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Japanese production sedan could seriously hound the favoured Zephyr V6s and hot-rod six-cylinder Vauxhall Victors was liable to have you cited for suspect delusional tendencies. Before the race, that is!
In that B&H 500, a race for standard production cars, the potent little Datsun 1600 was driven expertly by front-line single-seater driver Dennis Marwood, along with Brian Innes. It embarrassed a number of the larger-capacity front runners as Marwood moved through the field to the business end, with the Datsun proving both fast and reliable, while many of the Zephyr and Victor brigade struck reliability issues under pressure. Eventually Dennis finished fourth outright, his well driven Datsun having punched far above its weight. Another 1600 Datsun finished in seventh place. The next four-cylinder machine home, the previously dominant Fiat 1500, could only make 10th.
These were accurate indicators of a shift in power towards Eastern racing marques in various categories of local motor sport over the next 20 years. Lightweight, high-performing Japanese machinery endowed with seemingly bulletproof reliability would continue to hunt down bigger-capacity rivals over the following years, particularly in production car races. Mazda’s four-door rotary-powered Capella would also prove to be a giant killer and, a few years later, would almost humble its much bigger-capacity Chrysler Charger and Leyland P76 rivals.
By the mid to late ’70s, the panorama of New Zealand motor sport was changing. The previously dominant V8-powered saloons and single-seaters were on the wane, too expensive and unreliable to be sustainable.
The time was ripe, and Reg Cook on the asphalt with Datsuns, and Bill Shiells’ expertise with Mazda rotaries, was about to transform both the rally and dirt- oval saloon scene. Cook and Shiells were magicians as engine developers and tuners, coaxing massive amounts of power from relatively small Japanese engines.
The rest, as they say, is history. For many years from the mid ’70s to the early ’80s, Cook and his various Datsun coupés were almost unbeatable as he reigned supreme in New Zealand’s premier saloon-car racing championship, the Shellsport series. He won the outright NZ Saloon Championship, in the 1300cc category in 1975–’76, and again in 1977–’78, by which time his normally aspirated 1.3-litre Datsun engine was developing a whopping 122kw (163bhp). He repeated his success in the larger 2.0-litre class with two more title wins during the early ’80s.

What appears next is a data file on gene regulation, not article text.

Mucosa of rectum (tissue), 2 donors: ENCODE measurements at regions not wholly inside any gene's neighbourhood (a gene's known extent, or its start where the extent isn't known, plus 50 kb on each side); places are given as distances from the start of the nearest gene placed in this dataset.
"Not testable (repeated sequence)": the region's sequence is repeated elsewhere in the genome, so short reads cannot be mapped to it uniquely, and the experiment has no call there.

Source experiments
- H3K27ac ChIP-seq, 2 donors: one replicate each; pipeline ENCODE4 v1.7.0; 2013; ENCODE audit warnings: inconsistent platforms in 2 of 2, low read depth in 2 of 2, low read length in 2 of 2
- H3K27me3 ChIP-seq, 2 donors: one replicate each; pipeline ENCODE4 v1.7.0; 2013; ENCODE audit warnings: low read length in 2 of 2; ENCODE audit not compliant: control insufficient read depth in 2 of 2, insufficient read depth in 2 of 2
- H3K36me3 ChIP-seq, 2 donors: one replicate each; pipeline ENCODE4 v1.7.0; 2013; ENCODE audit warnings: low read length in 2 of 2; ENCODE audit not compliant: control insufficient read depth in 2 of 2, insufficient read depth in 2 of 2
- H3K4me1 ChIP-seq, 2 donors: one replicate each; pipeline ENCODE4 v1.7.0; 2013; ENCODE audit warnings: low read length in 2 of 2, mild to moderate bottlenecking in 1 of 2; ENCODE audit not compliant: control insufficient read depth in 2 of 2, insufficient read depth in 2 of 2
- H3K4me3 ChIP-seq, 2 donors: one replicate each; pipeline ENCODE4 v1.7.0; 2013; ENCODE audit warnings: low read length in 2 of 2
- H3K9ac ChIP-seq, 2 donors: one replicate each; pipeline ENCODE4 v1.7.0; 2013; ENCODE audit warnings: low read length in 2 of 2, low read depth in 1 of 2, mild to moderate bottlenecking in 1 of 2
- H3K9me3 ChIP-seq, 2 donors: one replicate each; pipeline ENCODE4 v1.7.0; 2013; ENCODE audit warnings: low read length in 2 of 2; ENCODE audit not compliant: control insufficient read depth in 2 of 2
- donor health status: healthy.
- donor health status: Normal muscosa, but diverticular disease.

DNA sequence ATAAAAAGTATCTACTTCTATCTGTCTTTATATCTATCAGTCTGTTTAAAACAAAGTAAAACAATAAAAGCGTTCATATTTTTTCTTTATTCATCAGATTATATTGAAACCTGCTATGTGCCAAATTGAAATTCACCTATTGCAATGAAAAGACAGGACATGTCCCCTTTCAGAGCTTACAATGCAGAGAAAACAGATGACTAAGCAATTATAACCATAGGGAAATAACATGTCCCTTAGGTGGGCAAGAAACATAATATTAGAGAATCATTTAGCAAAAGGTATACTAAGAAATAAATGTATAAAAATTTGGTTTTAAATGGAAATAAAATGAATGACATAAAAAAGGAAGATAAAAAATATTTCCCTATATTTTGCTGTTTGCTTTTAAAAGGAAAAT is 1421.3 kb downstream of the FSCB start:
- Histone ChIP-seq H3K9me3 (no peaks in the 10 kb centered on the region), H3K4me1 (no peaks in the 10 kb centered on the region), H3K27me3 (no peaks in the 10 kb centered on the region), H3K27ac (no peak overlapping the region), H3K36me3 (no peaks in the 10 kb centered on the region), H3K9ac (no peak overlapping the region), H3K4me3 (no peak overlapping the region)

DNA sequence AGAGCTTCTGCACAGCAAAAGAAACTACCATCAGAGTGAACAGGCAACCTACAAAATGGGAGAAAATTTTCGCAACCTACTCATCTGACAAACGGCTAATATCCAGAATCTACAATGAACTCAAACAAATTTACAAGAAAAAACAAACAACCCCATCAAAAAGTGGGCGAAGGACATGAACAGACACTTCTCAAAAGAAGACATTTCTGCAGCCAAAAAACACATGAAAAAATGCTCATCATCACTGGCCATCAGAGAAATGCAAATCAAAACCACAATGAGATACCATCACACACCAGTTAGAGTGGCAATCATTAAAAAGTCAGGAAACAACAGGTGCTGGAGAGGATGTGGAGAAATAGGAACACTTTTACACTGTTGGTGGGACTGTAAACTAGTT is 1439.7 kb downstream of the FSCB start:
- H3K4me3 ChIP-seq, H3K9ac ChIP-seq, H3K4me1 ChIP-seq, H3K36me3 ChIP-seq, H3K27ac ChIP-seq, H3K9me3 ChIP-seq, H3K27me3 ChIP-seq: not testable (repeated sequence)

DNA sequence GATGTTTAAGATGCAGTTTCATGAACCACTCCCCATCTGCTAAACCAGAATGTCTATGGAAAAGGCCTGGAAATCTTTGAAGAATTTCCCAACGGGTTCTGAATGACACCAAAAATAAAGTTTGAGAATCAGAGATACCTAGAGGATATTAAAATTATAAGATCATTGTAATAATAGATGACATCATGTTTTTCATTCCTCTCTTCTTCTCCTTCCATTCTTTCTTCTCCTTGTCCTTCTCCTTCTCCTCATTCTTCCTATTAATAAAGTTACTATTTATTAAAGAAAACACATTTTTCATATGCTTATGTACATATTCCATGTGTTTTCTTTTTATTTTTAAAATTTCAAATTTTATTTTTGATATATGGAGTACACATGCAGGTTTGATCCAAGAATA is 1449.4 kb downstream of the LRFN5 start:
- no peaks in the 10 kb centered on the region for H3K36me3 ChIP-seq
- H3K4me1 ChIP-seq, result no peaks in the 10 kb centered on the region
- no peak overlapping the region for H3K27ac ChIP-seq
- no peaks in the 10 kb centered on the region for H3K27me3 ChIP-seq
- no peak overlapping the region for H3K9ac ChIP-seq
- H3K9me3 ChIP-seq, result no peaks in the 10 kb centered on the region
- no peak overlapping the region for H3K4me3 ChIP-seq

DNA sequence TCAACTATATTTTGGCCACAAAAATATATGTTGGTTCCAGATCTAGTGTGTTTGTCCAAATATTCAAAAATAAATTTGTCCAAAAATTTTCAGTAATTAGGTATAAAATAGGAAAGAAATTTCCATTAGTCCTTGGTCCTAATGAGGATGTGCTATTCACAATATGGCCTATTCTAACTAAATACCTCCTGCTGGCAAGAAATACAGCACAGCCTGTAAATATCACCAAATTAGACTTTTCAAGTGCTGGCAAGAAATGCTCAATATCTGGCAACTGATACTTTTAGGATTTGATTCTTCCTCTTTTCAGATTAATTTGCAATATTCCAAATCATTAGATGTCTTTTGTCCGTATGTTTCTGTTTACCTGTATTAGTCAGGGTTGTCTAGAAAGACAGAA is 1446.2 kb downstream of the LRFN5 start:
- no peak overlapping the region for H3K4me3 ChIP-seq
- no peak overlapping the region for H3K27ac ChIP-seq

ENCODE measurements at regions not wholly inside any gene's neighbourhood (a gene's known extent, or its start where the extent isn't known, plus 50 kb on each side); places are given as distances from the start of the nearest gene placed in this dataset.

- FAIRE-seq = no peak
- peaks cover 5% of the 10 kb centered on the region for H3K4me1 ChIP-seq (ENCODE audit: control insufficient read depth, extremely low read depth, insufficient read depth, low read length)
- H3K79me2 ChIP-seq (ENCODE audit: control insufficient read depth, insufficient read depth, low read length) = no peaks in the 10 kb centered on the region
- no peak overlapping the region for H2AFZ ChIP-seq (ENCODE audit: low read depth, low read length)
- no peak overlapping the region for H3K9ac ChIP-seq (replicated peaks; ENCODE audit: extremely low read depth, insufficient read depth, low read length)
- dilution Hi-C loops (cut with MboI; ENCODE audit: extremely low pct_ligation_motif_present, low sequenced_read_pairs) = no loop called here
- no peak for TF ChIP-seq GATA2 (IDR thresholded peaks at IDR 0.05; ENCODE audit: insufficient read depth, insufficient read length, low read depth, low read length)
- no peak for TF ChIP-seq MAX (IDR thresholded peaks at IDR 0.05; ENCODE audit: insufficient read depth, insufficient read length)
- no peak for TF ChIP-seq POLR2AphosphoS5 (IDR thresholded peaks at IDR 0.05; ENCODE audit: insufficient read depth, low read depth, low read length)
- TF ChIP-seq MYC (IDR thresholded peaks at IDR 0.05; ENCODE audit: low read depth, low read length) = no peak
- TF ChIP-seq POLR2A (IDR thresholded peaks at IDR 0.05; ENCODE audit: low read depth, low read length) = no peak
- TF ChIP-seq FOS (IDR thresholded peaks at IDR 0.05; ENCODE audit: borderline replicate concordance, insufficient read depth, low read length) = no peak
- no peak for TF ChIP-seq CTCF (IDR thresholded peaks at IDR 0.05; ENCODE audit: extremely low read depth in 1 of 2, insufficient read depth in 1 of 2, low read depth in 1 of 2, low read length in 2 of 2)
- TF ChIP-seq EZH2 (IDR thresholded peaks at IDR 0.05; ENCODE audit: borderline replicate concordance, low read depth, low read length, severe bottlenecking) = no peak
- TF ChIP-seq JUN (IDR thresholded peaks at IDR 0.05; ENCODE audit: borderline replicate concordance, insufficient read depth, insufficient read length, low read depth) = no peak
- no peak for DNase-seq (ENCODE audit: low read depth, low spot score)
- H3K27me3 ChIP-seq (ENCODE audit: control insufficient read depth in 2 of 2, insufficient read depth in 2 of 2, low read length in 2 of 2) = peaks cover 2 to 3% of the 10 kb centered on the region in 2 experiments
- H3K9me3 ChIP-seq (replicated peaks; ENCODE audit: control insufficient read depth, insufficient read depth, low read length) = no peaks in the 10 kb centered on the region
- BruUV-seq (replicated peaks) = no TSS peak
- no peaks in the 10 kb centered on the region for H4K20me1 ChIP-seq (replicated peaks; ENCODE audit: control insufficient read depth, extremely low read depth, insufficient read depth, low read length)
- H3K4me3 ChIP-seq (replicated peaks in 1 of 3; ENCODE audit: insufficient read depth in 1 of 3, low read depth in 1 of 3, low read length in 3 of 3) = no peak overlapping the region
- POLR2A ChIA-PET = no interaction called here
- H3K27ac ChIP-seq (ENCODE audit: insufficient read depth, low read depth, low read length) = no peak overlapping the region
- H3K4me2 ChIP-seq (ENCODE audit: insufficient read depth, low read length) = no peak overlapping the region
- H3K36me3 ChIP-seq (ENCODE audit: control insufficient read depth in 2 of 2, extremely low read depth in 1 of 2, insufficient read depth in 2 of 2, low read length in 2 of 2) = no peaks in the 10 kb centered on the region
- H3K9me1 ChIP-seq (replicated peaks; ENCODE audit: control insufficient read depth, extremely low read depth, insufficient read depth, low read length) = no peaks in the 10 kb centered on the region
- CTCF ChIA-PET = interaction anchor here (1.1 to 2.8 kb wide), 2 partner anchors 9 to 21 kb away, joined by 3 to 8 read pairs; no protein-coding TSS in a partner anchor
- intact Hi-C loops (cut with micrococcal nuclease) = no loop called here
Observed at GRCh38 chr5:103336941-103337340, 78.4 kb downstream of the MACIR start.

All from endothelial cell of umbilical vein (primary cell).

Meanwhile, Ron Kendall’s Shiells-built 13B rotarypowered speedway Mazda Capella proved its giantkilling capabilities against more cumbersome and heavy Australian and US V8-powered rivals. Equally, Rod Millen was pretty much invincible in the NZ Rally Championship, winning the outright title three years running, from 1975 to 1977.
Later, of course, came the great Nissan Skyline Group A saloon era of the mid ’90s. Group A proved to be tailor-made for Japanese engineers as they developed highly refined, high-power force-fed engines that were then shoehorned into lightweight cars. As they became the dominant force in Group A racing, the old myth that there’s no substitute for cubic inches found itself on very shaky ground. Eventually the local Australian manufacturers, realising that their revered V8s would never get on terms with the crushingly successful ‘Godzilla’ Nissan Skyline, pulled the plug on the series. Instead they went back to the future with a new Falconand Holden-only V8 series in 1993. When you can’t beat ’em, what’s the best solution? Easy, legislate them out of the contest!
Bear with me — I even wrote a poem celebrating the Honda’s charms. I’ll only quote a few lines here (apologies to Brian Wilson):
She’s my lil’ red CRX, We got a good thing goin’ here, the suburban screamer and me. Shades on, he’s combat hyped Saturday morning, in the tarmac war Lashed down low, he’s clutching the leather wheel rim, and pumping the metal plates. She’s my lil’ red CRX, five speed, 16 valve, twin overhead cam rocketship. Japanese high-tech wizardry, blitzkrieg performance, for the inept masses.
My 1985 Nissan Sylvia/gazelle, with its FJ 20 turbo Group A–based high-performance mill, was the most exotic Japanese cult car that was ever in my possession. It boasted racing driver Matt Halliday as a previous owner listed on the papers — which I still have. By the time it came into my hands the Nissan had been seriously caned, and despite being in need of a rebuild, it was still a highly impressive piece of kit.